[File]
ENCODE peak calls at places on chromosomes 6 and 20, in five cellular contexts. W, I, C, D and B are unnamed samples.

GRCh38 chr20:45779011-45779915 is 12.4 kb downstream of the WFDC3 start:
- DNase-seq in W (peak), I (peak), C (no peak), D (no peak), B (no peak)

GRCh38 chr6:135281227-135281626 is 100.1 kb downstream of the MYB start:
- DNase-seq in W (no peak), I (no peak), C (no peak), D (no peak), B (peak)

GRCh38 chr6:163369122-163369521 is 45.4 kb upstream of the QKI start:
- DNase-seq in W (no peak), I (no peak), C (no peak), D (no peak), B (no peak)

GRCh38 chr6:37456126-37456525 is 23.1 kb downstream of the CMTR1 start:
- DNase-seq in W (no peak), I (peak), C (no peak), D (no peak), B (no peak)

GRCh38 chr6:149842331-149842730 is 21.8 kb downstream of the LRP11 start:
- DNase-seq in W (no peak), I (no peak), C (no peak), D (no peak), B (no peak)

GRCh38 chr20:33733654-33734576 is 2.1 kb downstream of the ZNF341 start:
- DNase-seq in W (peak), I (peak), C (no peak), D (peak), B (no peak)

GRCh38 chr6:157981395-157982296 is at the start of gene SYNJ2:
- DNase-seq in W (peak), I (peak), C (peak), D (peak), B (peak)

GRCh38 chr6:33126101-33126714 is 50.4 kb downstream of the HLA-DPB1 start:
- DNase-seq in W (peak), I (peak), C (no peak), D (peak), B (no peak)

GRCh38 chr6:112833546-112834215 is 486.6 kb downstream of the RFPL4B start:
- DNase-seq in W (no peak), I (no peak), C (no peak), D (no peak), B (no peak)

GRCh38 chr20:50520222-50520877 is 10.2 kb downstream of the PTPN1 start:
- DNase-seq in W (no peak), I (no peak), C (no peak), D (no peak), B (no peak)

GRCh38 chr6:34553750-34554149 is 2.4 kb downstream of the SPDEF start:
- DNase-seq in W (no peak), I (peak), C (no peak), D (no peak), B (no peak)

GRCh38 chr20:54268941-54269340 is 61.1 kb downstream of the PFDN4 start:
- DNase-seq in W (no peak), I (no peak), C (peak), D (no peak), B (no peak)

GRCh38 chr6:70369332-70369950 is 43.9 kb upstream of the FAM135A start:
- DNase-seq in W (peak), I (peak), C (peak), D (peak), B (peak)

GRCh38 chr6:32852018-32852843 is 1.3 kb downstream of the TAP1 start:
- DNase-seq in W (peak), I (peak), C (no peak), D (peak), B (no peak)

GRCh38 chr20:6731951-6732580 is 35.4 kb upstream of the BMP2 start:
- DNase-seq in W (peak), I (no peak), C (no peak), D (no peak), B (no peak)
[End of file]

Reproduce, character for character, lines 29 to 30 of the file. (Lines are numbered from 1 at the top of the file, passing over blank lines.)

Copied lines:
- DNase-seq in W (peak), I (peak), C (no peak), D (peak), B (no peak)

GRCh38 chr20:6731951-6732580 is 35.4 kb upstream of the BMP2 start: